KIIDS offers a variety of free activities and events for the entire family of children with Down syndrome throughout the region
In December 2007, Mullica Hill resident Elaine Marchese received the prenatal diagnosis of Down syndrome in her fourth child, Rosie. At the time, she and her family were in search of support and answers, so when she met with an outreach coordinator from Knowledge and Information about Individuals with Down Syndrome, a South Jersey-based nonprofit, she not only found a support group of parents and children who have lived the same journey, but a family of understanding and inclusion.
After initially meeting at a playgroup for children with Down syndrome in the early 2000s, KIIDS was founded by a group of seven families who realized there was a need for programs that focused specifically on younger-aged children, such as their own. Since then, the organization has grown to more than 100 families, offering programs and activities for children with Down syndrome of all ages, as well as the entire family.
“Getting to know other parents and families, there’s an instant bond, a sense of understanding and empathy,” said Co-Founder Lori Wells of Mullica Hill, mother of Claire, 11. “There’s a wealth of information sharing that is so valuable to help everyone maximize their child’s health and full potential.”
With free programs held throughout South Jersey, led by board members and fellow parents geared toward all age groups, such as art parties, music and fitness classes, hayrides, pumpkin picking, playgroups at the zoo or park and more, KIIDS offers an opportunity for the entire family of children with Down syndrome to socialize in an accepting environment.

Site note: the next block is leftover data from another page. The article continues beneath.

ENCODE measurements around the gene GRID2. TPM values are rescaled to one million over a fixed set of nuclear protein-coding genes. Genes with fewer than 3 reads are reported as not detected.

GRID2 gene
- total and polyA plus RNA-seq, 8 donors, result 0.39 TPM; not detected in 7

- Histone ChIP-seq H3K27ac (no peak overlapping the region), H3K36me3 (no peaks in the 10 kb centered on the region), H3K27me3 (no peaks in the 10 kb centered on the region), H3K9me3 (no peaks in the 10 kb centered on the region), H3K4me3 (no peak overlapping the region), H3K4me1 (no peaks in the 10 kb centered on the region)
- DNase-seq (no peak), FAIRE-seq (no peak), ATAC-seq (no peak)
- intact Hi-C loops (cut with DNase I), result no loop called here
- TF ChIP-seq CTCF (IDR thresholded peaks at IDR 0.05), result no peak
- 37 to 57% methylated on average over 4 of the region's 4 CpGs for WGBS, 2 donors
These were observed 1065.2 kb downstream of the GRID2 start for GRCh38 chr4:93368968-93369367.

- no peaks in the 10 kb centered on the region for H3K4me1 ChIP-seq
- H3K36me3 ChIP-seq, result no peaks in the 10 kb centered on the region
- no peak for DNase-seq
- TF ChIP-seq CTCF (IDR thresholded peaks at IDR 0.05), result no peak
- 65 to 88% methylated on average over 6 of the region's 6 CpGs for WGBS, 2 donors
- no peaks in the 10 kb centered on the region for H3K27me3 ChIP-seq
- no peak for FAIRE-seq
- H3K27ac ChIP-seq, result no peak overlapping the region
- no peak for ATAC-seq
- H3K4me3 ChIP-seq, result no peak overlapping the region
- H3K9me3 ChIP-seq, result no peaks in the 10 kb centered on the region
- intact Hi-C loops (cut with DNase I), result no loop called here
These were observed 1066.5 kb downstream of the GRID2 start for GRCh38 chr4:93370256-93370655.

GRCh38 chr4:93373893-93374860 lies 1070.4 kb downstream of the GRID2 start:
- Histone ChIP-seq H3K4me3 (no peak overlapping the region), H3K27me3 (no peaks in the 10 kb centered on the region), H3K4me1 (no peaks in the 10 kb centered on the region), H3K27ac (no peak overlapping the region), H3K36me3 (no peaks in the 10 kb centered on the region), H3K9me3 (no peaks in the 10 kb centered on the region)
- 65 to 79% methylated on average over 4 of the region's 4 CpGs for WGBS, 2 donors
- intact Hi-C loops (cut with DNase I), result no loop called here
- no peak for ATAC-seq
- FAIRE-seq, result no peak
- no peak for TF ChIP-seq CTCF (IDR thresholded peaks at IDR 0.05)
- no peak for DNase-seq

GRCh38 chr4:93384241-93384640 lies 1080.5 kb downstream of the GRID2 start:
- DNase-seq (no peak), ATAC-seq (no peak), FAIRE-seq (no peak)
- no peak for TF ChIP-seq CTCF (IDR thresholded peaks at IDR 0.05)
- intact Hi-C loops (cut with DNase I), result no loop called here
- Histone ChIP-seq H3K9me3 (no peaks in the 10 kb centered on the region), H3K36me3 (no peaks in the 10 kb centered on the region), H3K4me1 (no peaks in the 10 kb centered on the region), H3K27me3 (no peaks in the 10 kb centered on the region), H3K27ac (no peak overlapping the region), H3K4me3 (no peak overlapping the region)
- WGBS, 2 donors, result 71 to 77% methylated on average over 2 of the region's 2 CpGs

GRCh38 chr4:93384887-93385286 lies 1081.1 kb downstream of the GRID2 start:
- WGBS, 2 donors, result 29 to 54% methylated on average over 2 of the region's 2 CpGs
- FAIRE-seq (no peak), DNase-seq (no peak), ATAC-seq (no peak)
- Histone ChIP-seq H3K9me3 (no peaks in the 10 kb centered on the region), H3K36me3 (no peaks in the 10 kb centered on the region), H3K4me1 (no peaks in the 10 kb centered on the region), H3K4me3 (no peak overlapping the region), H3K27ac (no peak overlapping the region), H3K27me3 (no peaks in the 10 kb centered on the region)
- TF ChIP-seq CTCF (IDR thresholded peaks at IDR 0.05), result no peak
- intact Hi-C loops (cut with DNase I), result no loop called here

The organization is funded through small fundraisers throughout the year, as well as their largest event, the bi-annual Fashion Show Benefit, scheduled for April 22, at The Mansion on Main Street in Voorhees. KIIDS’ goal is to raise enough money to fund their social events, as well as send two members to the National Down Syndrome Congress meeting each summer.
“I think one of the main benefits is for the kids to go out and have fun in a completely accepting, embracing environment,” Wells said. “It’s a no-judgment zone where your kids can come, try something new, and they may even meet their new best friend.”
According to Co-Founder Terri Bank of Gloucester Township, mother of Michael, 16, while the organization began as a place for children and families to connect, it also aimed to share up-to-date information to medical and educational professionals, as well as the public about Down syndrome. Through efforts of outreach and educational programs and seminars, the organization’s mission is to create awareness and acceptance for children with special needs.
Inspired by her own experiences, Marchese became a KIIDS parent outreach representative three years ago, responsible for meeting with families to provide information about the organization, as well as local resources, medical facilities and support. Marchese said she often offers new families to meet with her own to give them an idea what of “their new normalcy will be.”
“Rosie is a beacon for light in people, and when you have that diagnosis, it’s very hard to see beyond your immediate; you’re scared, it’s the unknown,” Marchese said, “but to be able to see a normal functioning family with a child with special needs, it’s beautiful.”
KIIDS is available in two forums on Facebook, one private for families of Down syndrome to ask questions, network and share information, and one public to spread awareness of upcoming events, seminars, as well as provide information for the public about what Down syndrome is all about.
“These kids are so much more like us than not like us,” Bank said. “My advice is to just remember these kids will be the rock stars of your family; they will touch so many people’s lives, you just have no idea how widespread their love and joy goes around.”
To learn more about KIIDS, visit www.kiids.info, or join them on Facebook.